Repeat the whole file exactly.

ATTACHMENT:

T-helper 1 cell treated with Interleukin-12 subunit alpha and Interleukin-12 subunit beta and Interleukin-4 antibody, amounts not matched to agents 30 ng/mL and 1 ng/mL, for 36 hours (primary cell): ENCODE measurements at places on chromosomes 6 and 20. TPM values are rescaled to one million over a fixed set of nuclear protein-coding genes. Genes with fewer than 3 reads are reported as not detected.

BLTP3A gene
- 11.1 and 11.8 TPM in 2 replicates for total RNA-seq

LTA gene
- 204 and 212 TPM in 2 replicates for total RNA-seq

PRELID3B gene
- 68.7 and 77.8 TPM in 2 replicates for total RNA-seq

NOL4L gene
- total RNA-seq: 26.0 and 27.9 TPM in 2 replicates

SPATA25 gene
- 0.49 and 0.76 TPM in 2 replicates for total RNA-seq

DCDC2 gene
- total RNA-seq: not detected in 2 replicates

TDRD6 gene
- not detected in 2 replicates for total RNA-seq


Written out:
T-helper 1 cell treated with Interleukin-12 subunit alpha and Interleukin-12 subunit beta and Interleukin-4 antibody, amounts not matched to agents 30 ng/mL and 1 ng/mL, for 36 hours (primary cell): ENCODE measurements at places on chromosomes 6 and 20. TPM values are rescaled to one million over a fixed set of nuclear protein-coding genes. Genes with fewer than 3 reads are reported as not detected.

BLTP3A gene
- 11.1 and 11.8 TPM in 2 replicates for total RNA-seq

LTA gene
- 204 and 212 TPM in 2 replicates for total RNA-seq

PRELID3B gene
- 68.7 and 77.8 TPM in 2 replicates for total RNA-seq

NOL4L gene
- total RNA-seq: 26.0 and 27.9 TPM in 2 replicates

SPATA25 gene
- 0.49 and 0.76 TPM in 2 replicates for total RNA-seq

DCDC2 gene
- total RNA-seq: not detected in 2 replicates

TDRD6 gene
- not detected in 2 replicates for total RNA-seq